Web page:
The languages spoken on the Tosta-island are the languages of the regions that participate in the Tosta project. They are all small, lesser used or minority languages. Every region uses its own language on this website when publishing news items. If you want an oversight of all the news items published in one particular language just click on one of the language tags. For most news items you can find a summary in English next to the full article.
Cymraeg – Welsh
Just over half a million Welsh people are natural Welsh speakers, a figure rising now for the first time in many years. Back in history, Welsh was also spoken over much of northern England and southern Scotland, but British government policies have for centuries tried to eliminate the language in Wales – and failed. William Morgan’s Bible, published in Welsh in 1588, played a big part in standardising and saving the language. The protest movement Cymdeithas yr Iaith Gymraeg (the Welsh Language Society) has done a great deal since 1962 to reinvigorate the language, which is now taught in all Welsh schools, protected in law, and powerful in the media including TV and radio.
Euskara – Basque
Basque, or Euskara, is the language of the Basque Country. It is spoken in the West of the Pyrenees, on both sides of the frontier of the Spanish and French states. It has around 900.000 speakers. However, it is not official in all the territory and this limits the transition of the language in some areas.
In 1968 the official academy of the Basque language, Euskaltzaindia, agreed on the bases for the unified Basque. The standardised variety of the different Basque dialects is now used in administration, education system, media and cultural activities.
Thanks to the diverse social movements for the Basque arisen in the last 50 years, the language is being revitalised. In this period, schools where children can learn in Basque (ikastola), adult alphabetisation schools, local associations that work for the language, cultural organisations or means of diffusion have been created. This is bringing steps forward towards the knowledge and the normalisation of the language. Henceforth, the challenge is to increase the number of speakers in the close future.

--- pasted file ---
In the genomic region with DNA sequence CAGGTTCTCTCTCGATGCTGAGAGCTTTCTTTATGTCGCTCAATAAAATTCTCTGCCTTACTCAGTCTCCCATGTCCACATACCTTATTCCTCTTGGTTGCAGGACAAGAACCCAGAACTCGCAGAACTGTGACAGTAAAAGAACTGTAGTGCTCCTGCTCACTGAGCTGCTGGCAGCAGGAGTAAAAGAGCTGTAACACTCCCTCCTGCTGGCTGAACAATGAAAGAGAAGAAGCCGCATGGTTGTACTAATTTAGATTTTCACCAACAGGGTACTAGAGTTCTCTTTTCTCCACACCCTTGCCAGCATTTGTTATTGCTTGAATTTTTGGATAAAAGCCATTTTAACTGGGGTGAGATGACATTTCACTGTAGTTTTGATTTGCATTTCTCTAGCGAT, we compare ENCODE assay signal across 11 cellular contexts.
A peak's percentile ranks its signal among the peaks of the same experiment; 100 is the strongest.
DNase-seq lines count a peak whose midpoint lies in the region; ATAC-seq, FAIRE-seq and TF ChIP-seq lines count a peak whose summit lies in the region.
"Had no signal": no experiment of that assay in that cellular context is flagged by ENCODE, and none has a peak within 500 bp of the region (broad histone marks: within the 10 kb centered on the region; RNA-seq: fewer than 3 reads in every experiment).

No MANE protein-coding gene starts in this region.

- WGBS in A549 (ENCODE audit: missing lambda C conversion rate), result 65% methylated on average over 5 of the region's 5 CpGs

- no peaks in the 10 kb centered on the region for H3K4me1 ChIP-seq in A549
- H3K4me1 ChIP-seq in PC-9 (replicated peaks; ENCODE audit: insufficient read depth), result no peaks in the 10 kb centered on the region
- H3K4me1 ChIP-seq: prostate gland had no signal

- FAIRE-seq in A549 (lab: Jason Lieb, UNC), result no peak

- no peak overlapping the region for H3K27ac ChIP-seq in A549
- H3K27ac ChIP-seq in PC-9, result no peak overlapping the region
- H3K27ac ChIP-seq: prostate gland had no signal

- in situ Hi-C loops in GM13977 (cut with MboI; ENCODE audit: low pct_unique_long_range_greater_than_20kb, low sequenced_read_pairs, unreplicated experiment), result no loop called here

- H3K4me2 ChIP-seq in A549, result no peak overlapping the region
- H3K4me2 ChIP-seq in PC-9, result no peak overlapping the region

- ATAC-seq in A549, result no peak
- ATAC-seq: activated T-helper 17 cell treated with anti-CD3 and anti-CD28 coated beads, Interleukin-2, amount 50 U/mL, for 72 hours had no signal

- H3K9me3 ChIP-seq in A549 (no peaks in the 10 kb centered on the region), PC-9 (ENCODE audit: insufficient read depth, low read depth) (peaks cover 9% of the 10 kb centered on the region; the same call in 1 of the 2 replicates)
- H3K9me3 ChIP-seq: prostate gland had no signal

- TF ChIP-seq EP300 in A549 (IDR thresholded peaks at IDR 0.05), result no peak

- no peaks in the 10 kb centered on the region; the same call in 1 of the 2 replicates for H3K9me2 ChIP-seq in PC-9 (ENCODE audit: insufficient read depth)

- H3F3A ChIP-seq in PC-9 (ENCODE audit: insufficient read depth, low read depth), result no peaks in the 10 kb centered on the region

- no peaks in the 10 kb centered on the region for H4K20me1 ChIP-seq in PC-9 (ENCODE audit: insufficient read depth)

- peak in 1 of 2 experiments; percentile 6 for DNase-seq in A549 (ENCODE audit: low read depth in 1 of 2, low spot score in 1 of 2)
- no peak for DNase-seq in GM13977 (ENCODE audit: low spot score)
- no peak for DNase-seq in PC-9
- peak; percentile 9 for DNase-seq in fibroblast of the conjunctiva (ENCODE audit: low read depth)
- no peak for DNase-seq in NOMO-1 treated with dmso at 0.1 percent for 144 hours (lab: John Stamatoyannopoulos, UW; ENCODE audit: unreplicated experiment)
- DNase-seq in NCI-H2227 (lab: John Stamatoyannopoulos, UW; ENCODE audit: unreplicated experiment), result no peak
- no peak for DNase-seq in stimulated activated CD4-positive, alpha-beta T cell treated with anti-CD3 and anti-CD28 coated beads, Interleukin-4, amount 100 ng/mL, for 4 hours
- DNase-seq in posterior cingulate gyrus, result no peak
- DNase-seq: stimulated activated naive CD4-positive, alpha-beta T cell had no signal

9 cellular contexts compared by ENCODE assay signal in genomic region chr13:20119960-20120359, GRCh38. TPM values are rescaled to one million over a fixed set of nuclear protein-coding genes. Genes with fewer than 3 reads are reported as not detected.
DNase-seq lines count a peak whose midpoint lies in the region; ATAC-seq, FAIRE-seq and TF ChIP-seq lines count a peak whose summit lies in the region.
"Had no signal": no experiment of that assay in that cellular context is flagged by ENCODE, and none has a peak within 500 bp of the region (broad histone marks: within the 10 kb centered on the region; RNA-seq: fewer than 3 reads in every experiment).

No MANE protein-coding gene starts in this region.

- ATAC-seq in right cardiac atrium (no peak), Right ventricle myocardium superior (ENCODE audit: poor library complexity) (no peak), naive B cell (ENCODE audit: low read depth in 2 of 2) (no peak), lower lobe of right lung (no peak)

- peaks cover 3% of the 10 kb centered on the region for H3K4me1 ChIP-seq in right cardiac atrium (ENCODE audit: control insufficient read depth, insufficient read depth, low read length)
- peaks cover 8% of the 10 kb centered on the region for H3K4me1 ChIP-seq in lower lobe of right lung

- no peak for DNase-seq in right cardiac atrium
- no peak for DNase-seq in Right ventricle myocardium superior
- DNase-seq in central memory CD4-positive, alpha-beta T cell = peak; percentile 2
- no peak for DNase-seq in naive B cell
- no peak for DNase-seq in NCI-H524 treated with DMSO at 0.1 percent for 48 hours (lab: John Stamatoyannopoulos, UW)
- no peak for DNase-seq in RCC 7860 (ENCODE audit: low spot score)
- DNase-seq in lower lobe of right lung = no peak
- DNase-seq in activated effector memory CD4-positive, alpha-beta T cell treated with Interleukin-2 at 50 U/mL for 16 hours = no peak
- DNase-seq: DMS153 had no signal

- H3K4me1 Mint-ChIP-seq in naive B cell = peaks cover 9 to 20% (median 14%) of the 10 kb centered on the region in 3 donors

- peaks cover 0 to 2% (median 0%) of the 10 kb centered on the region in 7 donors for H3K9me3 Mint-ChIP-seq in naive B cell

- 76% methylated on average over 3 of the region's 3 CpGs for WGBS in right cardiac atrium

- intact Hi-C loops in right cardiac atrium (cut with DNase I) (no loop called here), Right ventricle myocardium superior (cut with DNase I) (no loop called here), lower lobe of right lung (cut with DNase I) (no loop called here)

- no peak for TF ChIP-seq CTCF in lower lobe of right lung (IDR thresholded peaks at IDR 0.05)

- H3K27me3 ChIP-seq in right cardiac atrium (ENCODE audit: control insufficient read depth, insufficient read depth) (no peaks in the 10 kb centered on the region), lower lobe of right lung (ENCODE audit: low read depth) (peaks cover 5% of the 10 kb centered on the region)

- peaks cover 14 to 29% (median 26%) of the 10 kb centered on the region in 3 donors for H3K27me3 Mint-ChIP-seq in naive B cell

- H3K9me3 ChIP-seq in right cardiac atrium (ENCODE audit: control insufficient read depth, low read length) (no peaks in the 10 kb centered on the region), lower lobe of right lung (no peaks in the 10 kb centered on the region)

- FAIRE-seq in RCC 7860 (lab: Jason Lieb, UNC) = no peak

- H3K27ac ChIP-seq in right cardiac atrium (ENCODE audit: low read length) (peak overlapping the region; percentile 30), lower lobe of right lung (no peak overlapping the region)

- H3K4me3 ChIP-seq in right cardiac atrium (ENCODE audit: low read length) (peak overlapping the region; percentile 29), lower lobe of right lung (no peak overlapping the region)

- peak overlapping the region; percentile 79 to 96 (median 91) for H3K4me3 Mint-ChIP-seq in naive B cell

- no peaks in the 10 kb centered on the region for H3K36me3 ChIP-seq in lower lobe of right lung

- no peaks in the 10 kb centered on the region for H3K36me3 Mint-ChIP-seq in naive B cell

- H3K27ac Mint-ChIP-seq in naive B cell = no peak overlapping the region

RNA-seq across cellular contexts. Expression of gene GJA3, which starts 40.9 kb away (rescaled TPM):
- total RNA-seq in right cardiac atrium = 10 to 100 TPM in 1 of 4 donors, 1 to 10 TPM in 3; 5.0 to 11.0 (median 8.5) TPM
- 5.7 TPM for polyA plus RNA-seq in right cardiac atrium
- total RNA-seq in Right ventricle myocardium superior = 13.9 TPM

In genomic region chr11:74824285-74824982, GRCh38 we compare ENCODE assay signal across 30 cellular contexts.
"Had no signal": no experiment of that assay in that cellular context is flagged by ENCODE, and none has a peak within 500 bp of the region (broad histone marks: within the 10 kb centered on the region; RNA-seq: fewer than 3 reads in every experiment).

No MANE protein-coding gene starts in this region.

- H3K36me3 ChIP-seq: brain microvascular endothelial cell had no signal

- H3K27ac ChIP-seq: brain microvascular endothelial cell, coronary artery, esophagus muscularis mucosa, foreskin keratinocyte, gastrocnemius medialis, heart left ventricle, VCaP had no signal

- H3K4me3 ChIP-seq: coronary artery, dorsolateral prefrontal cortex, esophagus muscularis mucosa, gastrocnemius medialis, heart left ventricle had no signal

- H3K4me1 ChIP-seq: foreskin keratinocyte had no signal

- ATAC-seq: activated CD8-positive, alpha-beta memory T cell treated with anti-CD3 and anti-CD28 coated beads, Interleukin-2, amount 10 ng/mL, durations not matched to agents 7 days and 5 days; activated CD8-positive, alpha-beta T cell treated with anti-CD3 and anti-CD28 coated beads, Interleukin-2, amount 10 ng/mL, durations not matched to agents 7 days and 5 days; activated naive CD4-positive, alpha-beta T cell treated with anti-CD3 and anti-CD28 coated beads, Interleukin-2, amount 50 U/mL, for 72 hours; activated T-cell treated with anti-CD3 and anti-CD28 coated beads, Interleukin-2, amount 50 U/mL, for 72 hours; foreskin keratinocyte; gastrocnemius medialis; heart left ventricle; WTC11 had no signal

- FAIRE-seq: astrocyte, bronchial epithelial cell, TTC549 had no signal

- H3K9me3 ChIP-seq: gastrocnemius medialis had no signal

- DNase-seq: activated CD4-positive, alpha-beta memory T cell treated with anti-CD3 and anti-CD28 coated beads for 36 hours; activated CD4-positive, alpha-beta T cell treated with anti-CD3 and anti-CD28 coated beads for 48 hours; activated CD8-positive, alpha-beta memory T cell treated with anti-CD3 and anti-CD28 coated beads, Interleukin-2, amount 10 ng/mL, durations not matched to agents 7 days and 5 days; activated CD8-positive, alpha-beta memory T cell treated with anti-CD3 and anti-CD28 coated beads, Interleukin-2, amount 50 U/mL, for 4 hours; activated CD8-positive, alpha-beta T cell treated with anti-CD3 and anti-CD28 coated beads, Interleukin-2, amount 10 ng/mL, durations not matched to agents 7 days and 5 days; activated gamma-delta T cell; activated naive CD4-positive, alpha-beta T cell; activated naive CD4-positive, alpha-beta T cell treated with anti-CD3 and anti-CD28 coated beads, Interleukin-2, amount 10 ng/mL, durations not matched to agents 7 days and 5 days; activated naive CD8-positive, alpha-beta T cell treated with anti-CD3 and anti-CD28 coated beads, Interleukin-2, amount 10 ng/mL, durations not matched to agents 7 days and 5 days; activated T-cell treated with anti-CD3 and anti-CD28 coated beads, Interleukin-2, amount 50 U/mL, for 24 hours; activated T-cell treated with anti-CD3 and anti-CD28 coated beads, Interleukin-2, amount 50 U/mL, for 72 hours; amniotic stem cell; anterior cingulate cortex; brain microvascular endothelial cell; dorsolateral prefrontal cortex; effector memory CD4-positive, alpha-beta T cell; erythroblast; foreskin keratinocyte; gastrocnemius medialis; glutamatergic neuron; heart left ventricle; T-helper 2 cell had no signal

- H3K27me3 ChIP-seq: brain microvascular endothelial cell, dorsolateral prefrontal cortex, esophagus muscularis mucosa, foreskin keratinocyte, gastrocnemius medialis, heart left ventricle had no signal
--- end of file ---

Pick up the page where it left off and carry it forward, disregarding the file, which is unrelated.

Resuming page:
Frysk – Frisian
Frysk or Frisian is spoken by 450.000 people and is one of the two official languages in the Netherlands.
Of the 650.000 inhabitants of Fryslân 94% can understand spoken Frisian, 74% can speak Frisian, 75% can read Frisian, and 27% can write it. The Frisian language is more than 1,500 years old and is a Germanic language, closely related to Old English. The West Frisian language consists of a number of mutually intelligible dialects.
For over half of the inhabitants of the province of Friesland, 55% Frisian is the native language. Apart from the use of Frisian as a first language, it is also spoken as a second language by about 120,000 people. The Frisian language is used throughout the Frisian community.
Gàidhlig – Scottish
Scottish Gaelic is the traditional language of the Gaels, and the historical language of the majority of Scotland. It has been continually spoken in Scotland since around the 4th century AD and is one of Europe’s oldest written languages. Gaelic has a rich oral and written tradition, having been the language of the bardic culture of the Highland clans for several centuries, and there are many festivals which celebrate the wealth of Gaelic literature, music and song today.
Gaelic medium education began in the late 20th century and demand for Gaelic medium schools continues to grow. The 2011 census shows that the number of Gaelic language speakers in Scotland – 58,000 – has almost stabilised at 2001 Census figures largely as a result of Gaelic medium education. Gaelic radio station BBC Radio nan Gàidheal has been in operation since the 1980s and the digital television channel, BBC Alba, began broadcasting in 2007.
Ghaeilge – Irish
Irish is a Celtic language. Many scholars believe that Irish has been spoken in Ireland for over 2,500 years. The oldest remains of Ancient Irish that we have are inscriptions on Ogham stones from the 5th and 6th centuries. The status of Irish as a major language was lost in the 15th and 16th century. The language was on the point of extinction after the famine. A revival of the language began in the 19th century and Irish has being promoted by both state and other bodies since then.